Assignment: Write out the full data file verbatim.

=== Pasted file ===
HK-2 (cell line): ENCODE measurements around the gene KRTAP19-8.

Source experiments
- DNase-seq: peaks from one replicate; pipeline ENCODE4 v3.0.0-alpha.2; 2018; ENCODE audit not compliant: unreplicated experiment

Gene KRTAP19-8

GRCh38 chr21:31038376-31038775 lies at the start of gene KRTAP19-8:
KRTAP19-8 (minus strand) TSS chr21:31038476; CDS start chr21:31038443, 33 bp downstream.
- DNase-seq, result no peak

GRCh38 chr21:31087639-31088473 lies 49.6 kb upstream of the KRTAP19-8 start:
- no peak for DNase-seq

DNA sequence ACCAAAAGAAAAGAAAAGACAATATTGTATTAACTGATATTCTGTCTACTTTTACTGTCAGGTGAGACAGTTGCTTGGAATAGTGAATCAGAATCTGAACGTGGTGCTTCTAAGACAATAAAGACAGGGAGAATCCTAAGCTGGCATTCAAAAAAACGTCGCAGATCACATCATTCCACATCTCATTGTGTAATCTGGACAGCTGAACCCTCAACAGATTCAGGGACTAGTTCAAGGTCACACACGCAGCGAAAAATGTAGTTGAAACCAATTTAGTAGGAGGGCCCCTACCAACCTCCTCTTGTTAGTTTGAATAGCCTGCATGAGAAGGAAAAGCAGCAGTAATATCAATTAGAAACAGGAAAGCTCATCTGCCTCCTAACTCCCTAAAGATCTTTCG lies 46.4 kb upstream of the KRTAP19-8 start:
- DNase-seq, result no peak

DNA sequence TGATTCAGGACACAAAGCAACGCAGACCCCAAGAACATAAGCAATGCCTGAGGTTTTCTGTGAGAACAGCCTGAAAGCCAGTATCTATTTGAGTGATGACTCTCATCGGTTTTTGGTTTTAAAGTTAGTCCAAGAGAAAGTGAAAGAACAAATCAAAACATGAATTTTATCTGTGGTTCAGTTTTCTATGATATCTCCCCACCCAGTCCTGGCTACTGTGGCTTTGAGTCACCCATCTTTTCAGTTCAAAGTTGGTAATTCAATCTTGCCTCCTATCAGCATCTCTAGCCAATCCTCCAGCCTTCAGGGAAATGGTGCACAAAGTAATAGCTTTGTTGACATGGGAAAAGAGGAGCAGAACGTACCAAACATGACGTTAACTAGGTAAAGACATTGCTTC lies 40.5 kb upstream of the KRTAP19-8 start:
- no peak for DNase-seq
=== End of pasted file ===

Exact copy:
HK-2 (cell line): ENCODE measurements around the gene KRTAP19-8.

Source experiments
- DNase-seq: peaks from one replicate; pipeline ENCODE4 v3.0.0-alpha.2; 2018; ENCODE audit not compliant: unreplicated experiment

Gene KRTAP19-8

GRCh38 chr21:31038376-31038775 lies at the start of gene KRTAP19-8:
KRTAP19-8 (minus strand) TSS chr21:31038476; CDS start chr21:31038443, 33 bp downstream.
- DNase-seq, result no peak

GRCh38 chr21:31087639-31088473 lies 49.6 kb upstream of the KRTAP19-8 start:
- no peak for DNase-seq

DNA sequence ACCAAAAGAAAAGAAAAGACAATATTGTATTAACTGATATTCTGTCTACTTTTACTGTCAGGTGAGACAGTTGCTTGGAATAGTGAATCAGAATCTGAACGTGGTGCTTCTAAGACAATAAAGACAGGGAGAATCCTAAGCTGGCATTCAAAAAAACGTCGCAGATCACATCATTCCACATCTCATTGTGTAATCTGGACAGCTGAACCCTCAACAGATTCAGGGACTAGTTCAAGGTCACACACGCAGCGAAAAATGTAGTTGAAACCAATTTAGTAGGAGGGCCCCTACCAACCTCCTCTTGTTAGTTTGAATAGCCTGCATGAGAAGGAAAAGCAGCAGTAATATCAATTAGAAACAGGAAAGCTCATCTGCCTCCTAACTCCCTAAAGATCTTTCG lies 46.4 kb upstream of the KRTAP19-8 start:
- DNase-seq, result no peak

DNA sequence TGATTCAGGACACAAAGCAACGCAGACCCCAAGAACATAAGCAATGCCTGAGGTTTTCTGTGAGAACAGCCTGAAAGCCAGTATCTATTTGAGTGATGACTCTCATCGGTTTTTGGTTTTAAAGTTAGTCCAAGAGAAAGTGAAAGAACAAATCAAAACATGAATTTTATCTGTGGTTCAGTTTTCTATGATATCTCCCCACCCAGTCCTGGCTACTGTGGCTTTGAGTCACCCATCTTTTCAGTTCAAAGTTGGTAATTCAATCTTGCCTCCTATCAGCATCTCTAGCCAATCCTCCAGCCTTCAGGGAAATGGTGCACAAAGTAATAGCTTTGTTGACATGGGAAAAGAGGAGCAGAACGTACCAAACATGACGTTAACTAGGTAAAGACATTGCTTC lies 40.5 kb upstream of the KRTAP19-8 start:
- no peak for DNase-seq